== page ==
Håland is a former municipality in Rogaland county, Norway. It was part of the traditional district of Jæren, just west of the city of Stavanger; the municipality existed from 1838 until its dissolution in 1930 when it was split into the two municipalities of Sola and Madla. Håland included all of the present-day municipality of Sola and the borough of Madla in the city of Stavanger; the 85-square-kilometre municipality included the land surrounding the Hafrsfjorden. The historic parish of Haaland had included churches located in Sola, Tananger and Madla. On 1 January 1838, the parish of Haaland was established as a municipality. Håland municipality existed until 1930, when it was split to form the two new municipalities of Madla and Sola. Madla was merged with the city of Stavanger and it now makes up the borough of Madla

Government of Tasmania

The Government of Tasmania referred to as the Tasmanian Government, is the executive authority of the state of Tasmania, Australia. The leader of the party or coalition with the confidence of the Tasmanian House of Assembly, the lower house of the Parliament of Tasmania, is invited by the Governor of Tasmania to form the Government of Tasmania; the head of the Government is the Premier of Tasmania. Since the 20 January 2020, the Premier of Tasmania has been Peter Gutwein, leader of the Liberal Party; the current ministry of Tasmania is the Gutwein Ministry, formed on 20 January 2020 and comprising eight of the 14 Liberal members in both Houses of Parliament. Tasmania is governed according to the principles of the Westminster System, a form of parliamentary government based on the model of the United Kingdom. Legislative power rests with the bicameral Parliament of Tasmania, which consists of the Governor of Tasmania, the two Houses, the Tasmanian Legislative Council and the Tasmanian House of Assembly.

Executive power rests formally with the Executive Council, which consists of the Governor and senior ministers, informally called the Cabinet. In practice, executive power is exercised by the Premier of Tasmania and the Cabinet, who are appointed by the Governor, but who hold office by virtue of their ability to command the support of a majority of members of the House of Assembly. Judicial power is exercised by the Supreme Court of Tasmania and a system of subordinate courts, but the High Court of Australia and other federal courts have overriding jurisdiction on matters which fall under the ambit of the Australian Constitution; the current ministry of Tasmania is the Gutwein Ministry, formed on 20 January 2020 and comprising eight Liberal members, all of whom sit in the House of Assembly: The Tasmanian Government delivers services, determines policy and regulations, including legal interpretation, by a number of agencies grouped under areas of portfolio responsibility. Each portfolio is led by a Secretary, who reports to one or more government ministers, a member of the Parliament.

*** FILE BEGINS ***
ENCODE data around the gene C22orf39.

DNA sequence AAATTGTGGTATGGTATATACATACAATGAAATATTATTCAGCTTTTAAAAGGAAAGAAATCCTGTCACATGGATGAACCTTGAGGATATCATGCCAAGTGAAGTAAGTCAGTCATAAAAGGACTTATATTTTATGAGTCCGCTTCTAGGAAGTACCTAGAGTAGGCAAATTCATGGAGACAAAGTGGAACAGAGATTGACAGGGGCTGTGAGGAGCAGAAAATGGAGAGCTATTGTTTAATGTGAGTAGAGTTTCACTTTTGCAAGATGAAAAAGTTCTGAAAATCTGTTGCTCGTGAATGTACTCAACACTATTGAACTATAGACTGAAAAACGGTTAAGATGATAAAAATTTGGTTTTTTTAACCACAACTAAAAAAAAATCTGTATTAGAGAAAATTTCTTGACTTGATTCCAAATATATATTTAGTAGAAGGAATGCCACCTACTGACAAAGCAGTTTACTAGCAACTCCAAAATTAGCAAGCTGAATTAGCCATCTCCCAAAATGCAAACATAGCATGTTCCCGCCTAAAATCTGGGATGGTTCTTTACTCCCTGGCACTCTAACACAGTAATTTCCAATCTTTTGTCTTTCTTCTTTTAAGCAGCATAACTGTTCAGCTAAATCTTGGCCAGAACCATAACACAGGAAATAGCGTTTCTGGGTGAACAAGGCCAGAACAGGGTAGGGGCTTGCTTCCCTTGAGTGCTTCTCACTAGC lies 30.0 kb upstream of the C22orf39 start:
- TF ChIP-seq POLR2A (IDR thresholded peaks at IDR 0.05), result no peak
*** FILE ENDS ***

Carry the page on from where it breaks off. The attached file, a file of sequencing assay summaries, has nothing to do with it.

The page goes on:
As of April 2016 there were eight government departments: Department of Education Department of Health and Human Services Department of Justice Department of Police and Emergency Management Department of Premier and Cabinet Department of Primary Industries, Parks and Environment Department of State Growth Department of Treasury and Finance. A range of other agencies support the functions of these departments; the Government of Tasmania owns and operates a number of state-owned companies: Aurora Energy: electricity and gas retailer. Forestry Tasmania: the manager of public forests and plantations for logging and woodchipping. Hydro Tasmania: a large generator of electricity, management of hydroelectric schemes. Owns a mainland Australian energy retailer, Momentum Energy. Irrigation Tasmania: tasked with the planning and maintenance of the Tasmanian Irrigation Schemes culminating pipes and pumping stations. Metro Tasmania: a public transportation company, running busses in the metropolitan areas of the state.

Motor Accidents Insurance Board: public insurance resulting from car accidents. Port Arthur Historic Site Management Authority: operates the tourism venture at Port Arthur, maintains the ruins of the gaol and historic site. Public Trustee: an independent trustee organisation. Tascorp: management of the other public companies' finances and government investment. Tasmanian Rail: freight transportation, railway management. TasNetworks: electricity transmission and distribution. TasPorts: port management and stevedoring. Tasracing: the operator of Tasmania's horse and dog racing venues, management of betting. TT-Line Company: operates the Bass Strait ferries; as a state of Australia, Tasmania is represented in the House of Representatives and Australian Senate. Tasmania has five representative in the federal House of Representatives in the divisions of Bass, Denison and Lyons. Tasmania has twelve Senators in line with other states. Local Government elections are conducted under the Local Government Act using the Hare-Clark voting system of multi-member proportional representation.

Elections for Mayor, Deputy Mayor and half the councillor positions are held during September and October in each uneven numbered year. Tasmania has twenty-nine local government areas; these include twenty-three municipalities. The largest council is City of Launceston and the smallest council is Municipality of Flinders List of Tasmanian government agencies Local government in Tasmania Government of Tasmania website The Constitution of Tasmania in AustLII Constitution Act 1934 as enacted